Well, time marches on (sadly for me, it's marched a lot since I graduated) and the American populace has many more loan options, including the unbelievably bad seven-year auto loan. This is sort of the car version of the sub-prime mortgage. As the guys at The Car Connection point out, if you have to take a seven-year loan to buy that new jalopy, you can't afford that car. Odds are, you're going to be trading that car in for a new one in 3-4 years and with an 84-month loan, you'll probably still owe more than the vehicle is worth. Bad idea.

On the bright side, with the car market so soft these days, you should be able to find some legitimate good deals, like Chrysler's 0% financing.

Sunday, April 6, 2008

$48,000 for a Volt?

Autosavant has an article citing Bob Lutz claiming that a "realistic price" for the Volt would be 48 Large. Wow. My guess is that there wouldn't be too many takers at that price. But I'm also guessing that GM is angling for as much in government subsidies as they can get. The more the government will subsidize purchases of electric vehicles (EVs), the more the leaders in the market will benefit. And if GM can produce the Volt on time and as advertised, it should be a leader. Autosavant concludes that the net cost of a Volt to consumers will be a lot closer to $30,000 than $48,000, given subsidies and GM's (probable) willingness to discount the price otherwise.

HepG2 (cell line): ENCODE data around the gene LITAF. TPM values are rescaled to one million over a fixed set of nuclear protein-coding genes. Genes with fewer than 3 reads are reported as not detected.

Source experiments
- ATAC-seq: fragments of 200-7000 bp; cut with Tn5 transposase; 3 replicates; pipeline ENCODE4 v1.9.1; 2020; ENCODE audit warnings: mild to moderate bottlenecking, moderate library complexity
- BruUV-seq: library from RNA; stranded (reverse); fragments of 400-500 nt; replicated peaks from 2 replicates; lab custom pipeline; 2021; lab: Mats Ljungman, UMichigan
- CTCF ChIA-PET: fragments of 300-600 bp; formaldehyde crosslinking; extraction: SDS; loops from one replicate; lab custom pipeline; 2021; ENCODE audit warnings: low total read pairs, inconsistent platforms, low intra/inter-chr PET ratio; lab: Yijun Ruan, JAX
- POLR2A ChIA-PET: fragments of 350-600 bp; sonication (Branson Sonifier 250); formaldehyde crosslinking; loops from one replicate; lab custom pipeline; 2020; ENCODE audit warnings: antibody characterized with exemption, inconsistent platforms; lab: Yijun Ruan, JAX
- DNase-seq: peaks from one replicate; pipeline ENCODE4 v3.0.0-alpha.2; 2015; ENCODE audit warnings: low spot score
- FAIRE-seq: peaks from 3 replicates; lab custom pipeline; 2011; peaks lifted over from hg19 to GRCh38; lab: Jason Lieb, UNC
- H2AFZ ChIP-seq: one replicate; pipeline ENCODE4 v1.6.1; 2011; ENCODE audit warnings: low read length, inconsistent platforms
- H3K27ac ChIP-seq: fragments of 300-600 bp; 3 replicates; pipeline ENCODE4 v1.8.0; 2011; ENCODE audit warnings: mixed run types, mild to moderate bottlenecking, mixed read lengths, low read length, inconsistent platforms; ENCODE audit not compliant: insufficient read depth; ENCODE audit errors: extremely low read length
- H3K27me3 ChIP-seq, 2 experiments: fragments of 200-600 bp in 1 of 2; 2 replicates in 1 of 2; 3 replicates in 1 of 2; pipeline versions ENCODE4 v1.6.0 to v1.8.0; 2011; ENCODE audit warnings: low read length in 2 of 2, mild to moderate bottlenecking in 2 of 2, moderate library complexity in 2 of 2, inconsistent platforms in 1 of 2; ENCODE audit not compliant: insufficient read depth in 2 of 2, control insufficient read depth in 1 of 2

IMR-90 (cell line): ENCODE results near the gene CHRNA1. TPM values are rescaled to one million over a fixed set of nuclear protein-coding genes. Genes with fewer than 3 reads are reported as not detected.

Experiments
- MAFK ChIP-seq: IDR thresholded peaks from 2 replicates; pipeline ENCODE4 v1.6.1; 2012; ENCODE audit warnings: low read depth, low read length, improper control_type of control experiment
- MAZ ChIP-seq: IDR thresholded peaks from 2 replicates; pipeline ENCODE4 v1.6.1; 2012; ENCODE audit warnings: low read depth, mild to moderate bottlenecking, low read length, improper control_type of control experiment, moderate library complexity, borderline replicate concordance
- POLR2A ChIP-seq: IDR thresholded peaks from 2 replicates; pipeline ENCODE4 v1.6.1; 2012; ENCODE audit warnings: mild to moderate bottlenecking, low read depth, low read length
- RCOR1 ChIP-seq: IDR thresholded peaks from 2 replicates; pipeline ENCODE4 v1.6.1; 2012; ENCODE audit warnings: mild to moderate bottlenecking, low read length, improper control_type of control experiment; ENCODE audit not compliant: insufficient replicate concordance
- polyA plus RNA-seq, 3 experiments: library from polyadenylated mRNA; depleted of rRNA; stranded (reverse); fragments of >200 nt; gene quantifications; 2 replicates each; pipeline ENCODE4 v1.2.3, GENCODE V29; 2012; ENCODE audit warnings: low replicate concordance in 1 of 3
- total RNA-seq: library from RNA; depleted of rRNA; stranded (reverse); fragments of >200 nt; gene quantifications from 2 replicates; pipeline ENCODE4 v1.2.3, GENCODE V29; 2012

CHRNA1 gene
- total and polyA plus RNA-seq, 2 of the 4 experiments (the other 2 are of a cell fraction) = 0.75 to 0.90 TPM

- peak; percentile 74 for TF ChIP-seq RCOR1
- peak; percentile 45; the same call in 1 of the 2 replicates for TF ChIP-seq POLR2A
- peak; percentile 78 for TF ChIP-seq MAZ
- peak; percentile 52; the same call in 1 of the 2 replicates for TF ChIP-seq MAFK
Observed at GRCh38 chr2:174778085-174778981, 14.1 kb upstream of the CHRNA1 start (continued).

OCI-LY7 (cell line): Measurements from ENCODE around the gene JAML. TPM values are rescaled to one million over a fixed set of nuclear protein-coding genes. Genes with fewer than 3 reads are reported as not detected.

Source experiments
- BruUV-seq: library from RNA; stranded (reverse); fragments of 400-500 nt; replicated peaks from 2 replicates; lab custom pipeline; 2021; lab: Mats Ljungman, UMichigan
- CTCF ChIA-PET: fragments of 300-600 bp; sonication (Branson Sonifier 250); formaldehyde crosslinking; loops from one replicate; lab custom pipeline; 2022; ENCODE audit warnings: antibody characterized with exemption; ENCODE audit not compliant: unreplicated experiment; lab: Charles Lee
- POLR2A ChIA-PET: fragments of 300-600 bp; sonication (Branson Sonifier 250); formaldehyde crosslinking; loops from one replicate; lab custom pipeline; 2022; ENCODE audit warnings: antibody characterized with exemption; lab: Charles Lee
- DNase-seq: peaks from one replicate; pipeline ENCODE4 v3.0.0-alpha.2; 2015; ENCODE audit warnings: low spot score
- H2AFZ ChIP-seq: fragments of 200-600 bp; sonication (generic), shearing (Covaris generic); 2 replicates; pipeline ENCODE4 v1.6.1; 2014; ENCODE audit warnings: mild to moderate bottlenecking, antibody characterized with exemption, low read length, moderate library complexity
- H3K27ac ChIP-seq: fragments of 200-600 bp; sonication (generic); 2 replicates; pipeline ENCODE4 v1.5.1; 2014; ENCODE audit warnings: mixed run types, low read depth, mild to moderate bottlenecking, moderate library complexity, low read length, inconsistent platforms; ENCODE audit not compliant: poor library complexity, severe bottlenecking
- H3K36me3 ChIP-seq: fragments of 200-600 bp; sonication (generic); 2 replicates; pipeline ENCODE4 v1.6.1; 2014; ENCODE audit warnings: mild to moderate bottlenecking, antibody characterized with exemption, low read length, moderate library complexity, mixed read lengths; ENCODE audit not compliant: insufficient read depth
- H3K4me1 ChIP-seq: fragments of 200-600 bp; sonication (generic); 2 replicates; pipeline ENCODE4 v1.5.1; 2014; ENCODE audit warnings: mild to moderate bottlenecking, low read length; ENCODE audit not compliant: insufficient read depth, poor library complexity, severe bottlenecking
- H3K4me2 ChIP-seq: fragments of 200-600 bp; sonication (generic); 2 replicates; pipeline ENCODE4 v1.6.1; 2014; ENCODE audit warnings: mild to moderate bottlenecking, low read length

Thursday, April 3, 2008

Networked GPS Navigation: Dash Express

Walt Mossberg of The Wall Street Journal recently reviewed a newly available GPS navigation device called Dash Express. While his trial didn't go flawlessly (the device tried to route him into heavy freeway traffic), the networked device seems to offer some meaningful benefits relative to traditional, stand-alone GPS devices offered by Garmin, Magellan, and others.